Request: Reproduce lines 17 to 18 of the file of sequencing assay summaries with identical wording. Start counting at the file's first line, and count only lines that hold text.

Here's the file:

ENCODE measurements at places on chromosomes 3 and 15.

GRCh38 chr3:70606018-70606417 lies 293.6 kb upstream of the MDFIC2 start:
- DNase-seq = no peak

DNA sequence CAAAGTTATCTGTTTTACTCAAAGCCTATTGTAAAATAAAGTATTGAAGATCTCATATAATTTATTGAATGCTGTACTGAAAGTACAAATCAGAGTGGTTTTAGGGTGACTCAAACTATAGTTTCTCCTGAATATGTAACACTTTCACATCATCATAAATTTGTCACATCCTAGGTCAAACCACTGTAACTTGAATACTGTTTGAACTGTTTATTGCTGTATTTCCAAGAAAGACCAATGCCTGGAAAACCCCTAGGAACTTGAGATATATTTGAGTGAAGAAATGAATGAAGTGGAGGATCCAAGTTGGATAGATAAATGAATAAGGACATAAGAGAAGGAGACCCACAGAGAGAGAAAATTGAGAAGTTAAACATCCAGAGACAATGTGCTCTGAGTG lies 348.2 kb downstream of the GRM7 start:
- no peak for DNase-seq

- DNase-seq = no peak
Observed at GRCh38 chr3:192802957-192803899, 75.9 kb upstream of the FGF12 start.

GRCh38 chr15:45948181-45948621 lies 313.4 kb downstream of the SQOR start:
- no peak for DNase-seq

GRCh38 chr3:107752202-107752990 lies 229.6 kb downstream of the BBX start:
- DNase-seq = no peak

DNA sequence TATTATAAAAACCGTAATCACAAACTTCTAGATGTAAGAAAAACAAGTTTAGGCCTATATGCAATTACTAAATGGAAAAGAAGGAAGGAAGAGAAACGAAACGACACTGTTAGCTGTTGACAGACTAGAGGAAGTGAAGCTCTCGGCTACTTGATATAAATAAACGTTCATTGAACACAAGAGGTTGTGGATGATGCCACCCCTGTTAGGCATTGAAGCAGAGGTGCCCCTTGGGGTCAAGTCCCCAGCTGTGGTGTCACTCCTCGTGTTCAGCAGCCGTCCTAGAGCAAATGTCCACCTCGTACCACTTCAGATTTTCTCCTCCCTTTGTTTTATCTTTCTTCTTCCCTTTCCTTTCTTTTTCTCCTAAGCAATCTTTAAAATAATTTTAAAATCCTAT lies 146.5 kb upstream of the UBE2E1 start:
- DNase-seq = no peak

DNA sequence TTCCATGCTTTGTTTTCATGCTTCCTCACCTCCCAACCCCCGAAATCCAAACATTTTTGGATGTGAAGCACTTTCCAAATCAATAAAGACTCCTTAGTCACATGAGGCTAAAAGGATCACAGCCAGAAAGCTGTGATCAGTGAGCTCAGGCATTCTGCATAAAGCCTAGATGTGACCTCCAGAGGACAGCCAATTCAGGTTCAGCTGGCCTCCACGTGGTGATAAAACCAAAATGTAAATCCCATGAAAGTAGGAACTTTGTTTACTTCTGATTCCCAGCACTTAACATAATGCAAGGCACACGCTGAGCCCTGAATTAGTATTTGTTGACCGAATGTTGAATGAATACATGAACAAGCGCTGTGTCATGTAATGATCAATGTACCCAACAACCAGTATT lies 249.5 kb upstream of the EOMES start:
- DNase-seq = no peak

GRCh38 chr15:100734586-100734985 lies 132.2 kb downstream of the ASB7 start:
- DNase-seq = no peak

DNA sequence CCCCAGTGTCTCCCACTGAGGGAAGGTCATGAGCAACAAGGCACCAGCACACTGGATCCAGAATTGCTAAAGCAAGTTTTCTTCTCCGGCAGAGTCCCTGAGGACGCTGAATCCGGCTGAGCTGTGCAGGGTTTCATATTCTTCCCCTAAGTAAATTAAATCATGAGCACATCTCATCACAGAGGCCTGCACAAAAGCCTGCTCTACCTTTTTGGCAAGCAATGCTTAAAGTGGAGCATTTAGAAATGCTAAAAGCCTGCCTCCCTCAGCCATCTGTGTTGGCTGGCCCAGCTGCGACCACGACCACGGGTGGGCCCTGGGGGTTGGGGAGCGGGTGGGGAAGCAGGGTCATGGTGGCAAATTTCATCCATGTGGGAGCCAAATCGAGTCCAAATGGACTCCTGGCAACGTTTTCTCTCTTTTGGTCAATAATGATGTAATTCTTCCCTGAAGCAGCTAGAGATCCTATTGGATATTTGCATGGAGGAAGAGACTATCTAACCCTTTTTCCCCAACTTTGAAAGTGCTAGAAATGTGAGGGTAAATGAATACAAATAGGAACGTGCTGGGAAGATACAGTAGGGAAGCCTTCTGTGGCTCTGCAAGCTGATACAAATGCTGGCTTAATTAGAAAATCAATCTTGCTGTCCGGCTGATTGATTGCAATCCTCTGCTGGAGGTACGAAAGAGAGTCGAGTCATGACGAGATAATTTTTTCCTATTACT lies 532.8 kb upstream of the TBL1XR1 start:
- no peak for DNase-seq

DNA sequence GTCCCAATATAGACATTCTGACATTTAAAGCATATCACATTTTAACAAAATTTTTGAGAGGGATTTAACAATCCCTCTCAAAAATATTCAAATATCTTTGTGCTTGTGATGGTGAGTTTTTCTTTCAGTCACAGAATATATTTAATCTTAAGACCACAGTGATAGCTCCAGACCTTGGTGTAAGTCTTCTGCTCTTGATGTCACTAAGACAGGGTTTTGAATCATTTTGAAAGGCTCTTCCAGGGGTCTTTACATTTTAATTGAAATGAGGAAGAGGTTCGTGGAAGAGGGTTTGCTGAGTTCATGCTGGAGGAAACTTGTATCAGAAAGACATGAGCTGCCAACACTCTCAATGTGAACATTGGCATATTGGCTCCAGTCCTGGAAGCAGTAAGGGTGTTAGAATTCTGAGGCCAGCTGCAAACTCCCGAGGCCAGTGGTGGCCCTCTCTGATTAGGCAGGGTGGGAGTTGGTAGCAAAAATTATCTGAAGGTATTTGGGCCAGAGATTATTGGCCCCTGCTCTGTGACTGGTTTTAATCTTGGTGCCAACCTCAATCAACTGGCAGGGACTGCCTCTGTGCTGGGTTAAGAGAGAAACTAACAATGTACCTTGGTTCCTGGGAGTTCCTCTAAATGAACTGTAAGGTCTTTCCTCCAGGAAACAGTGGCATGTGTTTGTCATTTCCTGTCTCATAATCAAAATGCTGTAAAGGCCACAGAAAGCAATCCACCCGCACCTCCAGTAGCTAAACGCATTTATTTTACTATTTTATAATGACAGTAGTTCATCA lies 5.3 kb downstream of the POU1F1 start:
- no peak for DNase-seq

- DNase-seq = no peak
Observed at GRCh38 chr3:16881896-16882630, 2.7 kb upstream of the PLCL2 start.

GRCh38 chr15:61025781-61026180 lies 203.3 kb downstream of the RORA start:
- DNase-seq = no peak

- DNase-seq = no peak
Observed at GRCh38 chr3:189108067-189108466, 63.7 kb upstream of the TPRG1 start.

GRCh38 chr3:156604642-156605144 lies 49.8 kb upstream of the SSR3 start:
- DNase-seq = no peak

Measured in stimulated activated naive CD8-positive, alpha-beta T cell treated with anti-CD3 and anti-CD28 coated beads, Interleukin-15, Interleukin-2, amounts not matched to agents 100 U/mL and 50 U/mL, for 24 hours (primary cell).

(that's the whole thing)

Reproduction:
- DNase-seq = no peak

DNA sequence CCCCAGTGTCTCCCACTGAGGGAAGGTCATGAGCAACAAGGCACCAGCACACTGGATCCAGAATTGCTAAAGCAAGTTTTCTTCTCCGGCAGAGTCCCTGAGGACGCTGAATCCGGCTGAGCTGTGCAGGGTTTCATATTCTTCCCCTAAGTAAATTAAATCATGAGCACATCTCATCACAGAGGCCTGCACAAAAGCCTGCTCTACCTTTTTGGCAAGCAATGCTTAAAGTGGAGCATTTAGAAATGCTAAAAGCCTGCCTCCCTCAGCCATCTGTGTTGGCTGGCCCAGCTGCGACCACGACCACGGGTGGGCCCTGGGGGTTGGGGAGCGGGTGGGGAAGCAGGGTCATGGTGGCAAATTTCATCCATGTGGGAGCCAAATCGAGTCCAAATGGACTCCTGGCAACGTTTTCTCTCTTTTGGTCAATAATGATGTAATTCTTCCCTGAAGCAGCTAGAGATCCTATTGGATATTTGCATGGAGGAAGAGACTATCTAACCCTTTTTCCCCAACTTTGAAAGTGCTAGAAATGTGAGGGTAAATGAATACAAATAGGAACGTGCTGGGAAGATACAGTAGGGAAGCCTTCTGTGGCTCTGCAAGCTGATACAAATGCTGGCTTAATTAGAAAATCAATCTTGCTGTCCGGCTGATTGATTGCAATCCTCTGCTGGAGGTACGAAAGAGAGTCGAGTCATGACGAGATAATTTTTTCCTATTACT lies 532.8 kb upstream of the TBL1XR1 start: